There is a major controversy right now, sparked from within the United States Department of Defense. Service members, Veterans, lobbyists, and even the general public have been outraged over the sentencing of U.S. Army 1LT Clint Lorance to 20 years confinement at the U.S. Disciplinary Barracks at Fort Leavenworth, Kansas. Prosecutors argued that while deployed to Afghanistan in 2012, 1LT Lorance violated the newly established Rules of Engagement and murdered Afghan civilians; however, the defense claimed his orders to his men to engage enemy scouts was self-defense, and that 1LT Lorance was setup for failure from the start due to politically enacted restrictions to the ROE.
After enlisting right out of high school and serving as a Military Police Officer for several years, Lorance attended the Green to Gold Program, earned his commission as a 2LT in the United States Army in 2010, and was assigned to the 4th Brigade Combat Team as a Platoon Leader. In 2012, the 82nd Airborne Division’s 4th BCT was deployed to Afghanistan, and 1LT Lorance took command of a platoon that had just lost their previous platoon commander to an IED. Intelligence forewarned that the Taliban had been using radiomen on dirt bikes to relay the positions of ISAF troops and coordinate attacks against Coalition Forces, and while on patrol, 1LT Lorance’s platoon came across three men on a dirt bike who were suspected of relaying their position to enemy fighters. To protect his soldiers, 1LT Lorance ordered his men to engage and subdue the enemy. Two were killed and one was wounded and ran away. 1LT Lorance was arrested soon after returning to base. His trial took over a year and he was eventually found guilty by a military court of violating the established Rules of Engagement, two counts of murder, and sentenced to 20 years in confinement with a Dishonorable Discharge. Now the controversy begins.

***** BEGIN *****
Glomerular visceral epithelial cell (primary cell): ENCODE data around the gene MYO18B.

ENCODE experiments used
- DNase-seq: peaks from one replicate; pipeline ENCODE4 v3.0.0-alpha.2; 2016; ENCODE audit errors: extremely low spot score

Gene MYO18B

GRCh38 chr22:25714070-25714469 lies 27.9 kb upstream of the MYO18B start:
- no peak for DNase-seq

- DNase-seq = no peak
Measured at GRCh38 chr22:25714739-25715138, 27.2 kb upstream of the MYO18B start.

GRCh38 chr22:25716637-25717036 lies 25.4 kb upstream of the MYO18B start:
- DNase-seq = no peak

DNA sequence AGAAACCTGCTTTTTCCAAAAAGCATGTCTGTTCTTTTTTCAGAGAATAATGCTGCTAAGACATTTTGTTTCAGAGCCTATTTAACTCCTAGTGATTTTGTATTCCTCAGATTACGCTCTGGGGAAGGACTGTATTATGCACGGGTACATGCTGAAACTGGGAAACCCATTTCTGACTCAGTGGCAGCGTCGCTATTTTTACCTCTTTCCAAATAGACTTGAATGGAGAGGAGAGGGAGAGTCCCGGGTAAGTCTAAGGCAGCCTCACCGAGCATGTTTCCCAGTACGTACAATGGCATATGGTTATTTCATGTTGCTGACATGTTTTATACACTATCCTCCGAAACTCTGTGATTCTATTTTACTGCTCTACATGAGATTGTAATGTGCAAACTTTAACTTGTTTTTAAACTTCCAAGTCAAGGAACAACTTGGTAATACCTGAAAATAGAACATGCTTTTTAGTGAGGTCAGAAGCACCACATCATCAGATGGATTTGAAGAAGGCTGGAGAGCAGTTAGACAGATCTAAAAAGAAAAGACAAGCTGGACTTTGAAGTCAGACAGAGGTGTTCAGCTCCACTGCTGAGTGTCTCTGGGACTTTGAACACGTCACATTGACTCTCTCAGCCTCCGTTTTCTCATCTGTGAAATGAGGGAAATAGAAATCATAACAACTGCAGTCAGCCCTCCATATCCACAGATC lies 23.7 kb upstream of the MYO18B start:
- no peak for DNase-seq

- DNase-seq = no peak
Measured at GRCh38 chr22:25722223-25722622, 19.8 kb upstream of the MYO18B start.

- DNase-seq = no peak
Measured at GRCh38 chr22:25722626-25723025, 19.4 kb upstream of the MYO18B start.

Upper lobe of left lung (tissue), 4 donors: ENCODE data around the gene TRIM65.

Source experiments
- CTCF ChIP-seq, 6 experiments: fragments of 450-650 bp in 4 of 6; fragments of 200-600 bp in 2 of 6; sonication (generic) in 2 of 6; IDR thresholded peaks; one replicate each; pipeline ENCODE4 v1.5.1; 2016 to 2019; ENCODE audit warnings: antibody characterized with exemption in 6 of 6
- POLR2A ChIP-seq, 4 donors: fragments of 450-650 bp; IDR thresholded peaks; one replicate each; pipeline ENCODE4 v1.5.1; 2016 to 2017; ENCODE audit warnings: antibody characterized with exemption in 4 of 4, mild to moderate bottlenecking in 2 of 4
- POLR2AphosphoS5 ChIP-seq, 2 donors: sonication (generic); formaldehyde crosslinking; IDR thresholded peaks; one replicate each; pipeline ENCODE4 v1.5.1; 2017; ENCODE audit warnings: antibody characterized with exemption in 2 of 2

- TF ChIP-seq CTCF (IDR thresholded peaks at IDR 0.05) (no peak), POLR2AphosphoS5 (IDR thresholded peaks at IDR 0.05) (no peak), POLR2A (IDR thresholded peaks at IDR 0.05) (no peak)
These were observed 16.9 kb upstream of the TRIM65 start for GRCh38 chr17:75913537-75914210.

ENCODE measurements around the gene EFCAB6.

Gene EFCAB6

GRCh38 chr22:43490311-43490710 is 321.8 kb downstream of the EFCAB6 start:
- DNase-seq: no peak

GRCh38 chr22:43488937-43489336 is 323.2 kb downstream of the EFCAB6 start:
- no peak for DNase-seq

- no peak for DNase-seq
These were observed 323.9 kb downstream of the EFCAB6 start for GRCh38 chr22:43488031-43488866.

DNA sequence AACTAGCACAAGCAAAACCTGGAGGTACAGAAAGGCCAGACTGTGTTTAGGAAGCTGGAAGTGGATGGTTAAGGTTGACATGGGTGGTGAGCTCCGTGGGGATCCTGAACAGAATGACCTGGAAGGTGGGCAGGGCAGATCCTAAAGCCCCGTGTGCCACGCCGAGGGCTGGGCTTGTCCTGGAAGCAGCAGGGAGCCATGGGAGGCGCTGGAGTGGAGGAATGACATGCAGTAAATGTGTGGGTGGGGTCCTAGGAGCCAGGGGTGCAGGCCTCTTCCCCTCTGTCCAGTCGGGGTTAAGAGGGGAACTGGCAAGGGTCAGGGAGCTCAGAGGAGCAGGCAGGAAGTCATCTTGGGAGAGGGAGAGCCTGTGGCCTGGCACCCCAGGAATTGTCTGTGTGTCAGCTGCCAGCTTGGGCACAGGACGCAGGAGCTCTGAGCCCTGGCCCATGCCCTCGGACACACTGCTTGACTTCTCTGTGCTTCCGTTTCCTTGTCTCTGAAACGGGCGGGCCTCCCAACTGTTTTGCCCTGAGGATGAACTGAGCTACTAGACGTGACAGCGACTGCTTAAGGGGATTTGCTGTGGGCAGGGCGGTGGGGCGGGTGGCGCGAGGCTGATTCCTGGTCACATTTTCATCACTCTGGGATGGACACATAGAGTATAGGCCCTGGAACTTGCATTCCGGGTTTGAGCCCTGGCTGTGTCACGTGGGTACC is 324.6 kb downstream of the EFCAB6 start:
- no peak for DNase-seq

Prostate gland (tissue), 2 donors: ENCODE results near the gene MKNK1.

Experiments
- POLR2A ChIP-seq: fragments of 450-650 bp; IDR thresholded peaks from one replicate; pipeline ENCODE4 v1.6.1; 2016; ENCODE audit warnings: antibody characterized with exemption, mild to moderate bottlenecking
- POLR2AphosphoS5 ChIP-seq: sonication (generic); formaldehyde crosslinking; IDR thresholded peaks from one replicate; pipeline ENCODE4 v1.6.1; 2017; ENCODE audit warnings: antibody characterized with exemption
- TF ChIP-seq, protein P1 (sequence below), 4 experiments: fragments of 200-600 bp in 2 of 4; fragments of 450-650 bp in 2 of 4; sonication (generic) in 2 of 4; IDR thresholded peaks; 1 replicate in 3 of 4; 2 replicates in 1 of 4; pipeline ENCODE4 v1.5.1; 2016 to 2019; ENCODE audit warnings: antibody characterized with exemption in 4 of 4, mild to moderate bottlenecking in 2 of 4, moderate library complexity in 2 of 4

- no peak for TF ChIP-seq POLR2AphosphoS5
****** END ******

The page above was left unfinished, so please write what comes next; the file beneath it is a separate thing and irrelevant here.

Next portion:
Military, Veteran, and civilian supporters alike have stormed Washington via media, social media, and even in person, to campaign for the freedom of Lorance and an overturn on the conviction. A White House petition calling on Obama to grant a Presidential Pardon to Lorance was set up on January 2nd, 2015 and reached more than 123,000 signatures before January 31st. Supporters argue that Lorance did the right thing by protecting his men, that he was not given a fair and just trial, and that no matter which action he took, he was going to be considered in the wrong. Arguments state that if Lorance had done nothing, his men would have likely walked into another ambush and sustained casualties to which Lorance would have been held accountable, and that upon encountering the three men on the motorcycle, Lorance had mere seconds to make the best decision possible based on the intelligence he had at the time to provide for the safety and security of his men and the mission. The controversy here is over the Rules of Engagement, a legal policy covering actions in the field established and enforced by Senior Commanders. Oftentimes ROE are driven by mission requirements, and nearly all considerations possible are included to provide for operational safety and avoidance of unnecessary damages. However, both the White House and institutional policy makers can take measures of their own which may alter and restrict ROE provisions in theater.
In 2013, Obama and Afghan President Hamid Karzai finalized the new U.S. – Afghanistan Security Agreement, which included provisions for the restriction of U.S. troops’ ability to engage Enemy Combatants unless specific events occurred first. For example, U.S. air and ground troops now had to first prove that a Taliban Fighter was armed, and have it confirmed, prior to engaging, and U.S. troops were no longer authorized to enter and/or search residential dwellings, effectively turning those structures into safe havens for the enemy. In the case of 1LT Lorance, recent casualties had resulted from coordinated attacks on U.S. troops due to radio communications from enemy scouts. Lorance was briefed on this intelligence, and the three men his platoon encountered posed a severe compromise to personnel and mission safety. Yet because the men were not armed with small arms, Lorance was found guilty of murder – even though communication is an effective weapon as well – all because of the restrictions imposed on the ROE.